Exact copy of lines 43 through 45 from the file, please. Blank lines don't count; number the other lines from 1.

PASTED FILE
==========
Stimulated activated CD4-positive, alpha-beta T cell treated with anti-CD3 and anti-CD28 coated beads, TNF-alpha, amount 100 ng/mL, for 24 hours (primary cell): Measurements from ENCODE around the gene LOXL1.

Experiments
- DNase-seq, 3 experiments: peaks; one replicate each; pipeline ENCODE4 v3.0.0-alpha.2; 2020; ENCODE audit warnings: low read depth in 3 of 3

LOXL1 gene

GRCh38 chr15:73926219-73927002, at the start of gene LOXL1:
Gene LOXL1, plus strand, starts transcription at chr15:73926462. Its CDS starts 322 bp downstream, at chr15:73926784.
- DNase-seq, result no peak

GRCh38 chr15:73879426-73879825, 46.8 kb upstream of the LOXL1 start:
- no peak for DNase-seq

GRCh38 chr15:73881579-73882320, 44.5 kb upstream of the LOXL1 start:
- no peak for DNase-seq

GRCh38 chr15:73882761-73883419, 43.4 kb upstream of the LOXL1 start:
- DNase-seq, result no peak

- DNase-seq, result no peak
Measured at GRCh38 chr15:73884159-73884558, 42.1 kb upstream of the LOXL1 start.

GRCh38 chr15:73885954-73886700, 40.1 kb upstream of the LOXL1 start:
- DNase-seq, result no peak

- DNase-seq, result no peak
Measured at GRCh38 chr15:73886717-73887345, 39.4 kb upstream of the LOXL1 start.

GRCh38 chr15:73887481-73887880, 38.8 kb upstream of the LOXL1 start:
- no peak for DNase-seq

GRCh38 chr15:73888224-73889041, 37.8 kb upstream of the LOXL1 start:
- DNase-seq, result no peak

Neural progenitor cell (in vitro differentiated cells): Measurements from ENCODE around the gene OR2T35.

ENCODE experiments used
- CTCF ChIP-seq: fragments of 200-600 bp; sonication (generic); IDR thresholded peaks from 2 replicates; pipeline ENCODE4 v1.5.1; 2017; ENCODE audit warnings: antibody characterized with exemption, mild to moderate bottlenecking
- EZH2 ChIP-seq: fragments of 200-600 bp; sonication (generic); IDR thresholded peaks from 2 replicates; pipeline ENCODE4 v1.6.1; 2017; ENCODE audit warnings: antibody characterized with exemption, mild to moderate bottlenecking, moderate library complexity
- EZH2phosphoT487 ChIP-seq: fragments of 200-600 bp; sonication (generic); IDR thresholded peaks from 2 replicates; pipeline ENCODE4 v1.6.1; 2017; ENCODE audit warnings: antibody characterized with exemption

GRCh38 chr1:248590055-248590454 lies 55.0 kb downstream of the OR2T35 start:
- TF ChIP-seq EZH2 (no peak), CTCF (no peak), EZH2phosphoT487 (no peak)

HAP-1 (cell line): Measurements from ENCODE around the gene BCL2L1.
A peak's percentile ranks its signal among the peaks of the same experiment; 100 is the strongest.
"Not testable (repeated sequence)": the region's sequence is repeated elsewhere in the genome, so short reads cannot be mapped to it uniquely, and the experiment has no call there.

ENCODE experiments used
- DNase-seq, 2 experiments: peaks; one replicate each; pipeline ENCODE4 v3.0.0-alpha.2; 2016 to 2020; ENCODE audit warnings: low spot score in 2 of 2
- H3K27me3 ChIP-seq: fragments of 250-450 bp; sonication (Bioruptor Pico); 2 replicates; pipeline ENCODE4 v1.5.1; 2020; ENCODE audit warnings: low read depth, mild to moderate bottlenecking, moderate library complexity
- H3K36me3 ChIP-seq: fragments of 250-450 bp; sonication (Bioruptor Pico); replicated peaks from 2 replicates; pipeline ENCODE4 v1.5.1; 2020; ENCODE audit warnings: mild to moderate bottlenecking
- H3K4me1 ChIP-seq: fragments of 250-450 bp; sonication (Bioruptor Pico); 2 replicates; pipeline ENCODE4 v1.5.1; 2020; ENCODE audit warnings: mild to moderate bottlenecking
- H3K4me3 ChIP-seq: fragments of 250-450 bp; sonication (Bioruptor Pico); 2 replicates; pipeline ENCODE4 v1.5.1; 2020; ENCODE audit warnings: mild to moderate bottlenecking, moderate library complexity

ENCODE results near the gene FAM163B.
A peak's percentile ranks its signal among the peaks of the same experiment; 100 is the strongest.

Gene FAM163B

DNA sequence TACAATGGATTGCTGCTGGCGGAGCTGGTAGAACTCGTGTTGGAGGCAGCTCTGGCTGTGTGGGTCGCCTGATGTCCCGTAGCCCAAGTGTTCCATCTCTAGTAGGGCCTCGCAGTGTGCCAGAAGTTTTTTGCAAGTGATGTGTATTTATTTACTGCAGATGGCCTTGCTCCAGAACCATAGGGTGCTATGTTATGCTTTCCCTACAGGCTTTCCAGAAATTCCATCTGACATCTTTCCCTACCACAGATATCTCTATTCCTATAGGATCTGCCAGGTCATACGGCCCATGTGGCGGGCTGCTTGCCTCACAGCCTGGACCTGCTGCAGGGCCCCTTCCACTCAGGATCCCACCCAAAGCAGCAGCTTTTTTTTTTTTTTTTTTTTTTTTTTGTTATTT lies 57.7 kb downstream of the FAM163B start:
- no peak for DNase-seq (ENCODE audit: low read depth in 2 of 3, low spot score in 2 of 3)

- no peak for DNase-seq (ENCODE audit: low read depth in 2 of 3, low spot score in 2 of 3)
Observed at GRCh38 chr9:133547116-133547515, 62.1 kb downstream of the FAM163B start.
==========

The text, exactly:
DNA sequence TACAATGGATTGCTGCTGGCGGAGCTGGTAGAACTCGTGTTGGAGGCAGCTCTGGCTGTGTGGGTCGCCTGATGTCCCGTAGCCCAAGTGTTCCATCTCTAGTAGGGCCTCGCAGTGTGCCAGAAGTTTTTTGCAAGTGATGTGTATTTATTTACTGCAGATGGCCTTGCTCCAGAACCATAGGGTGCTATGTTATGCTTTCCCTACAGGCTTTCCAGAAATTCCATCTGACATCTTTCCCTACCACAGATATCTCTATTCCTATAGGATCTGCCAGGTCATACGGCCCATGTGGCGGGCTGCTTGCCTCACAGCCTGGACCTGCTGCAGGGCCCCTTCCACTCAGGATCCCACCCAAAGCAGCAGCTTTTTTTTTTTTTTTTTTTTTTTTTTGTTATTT lies 57.7 kb downstream of the FAM163B start:
- no peak for DNase-seq (ENCODE audit: low read depth in 2 of 3, low spot score in 2 of 3)

- no peak for DNase-seq (ENCODE audit: low read depth in 2 of 3, low spot score in 2 of 3)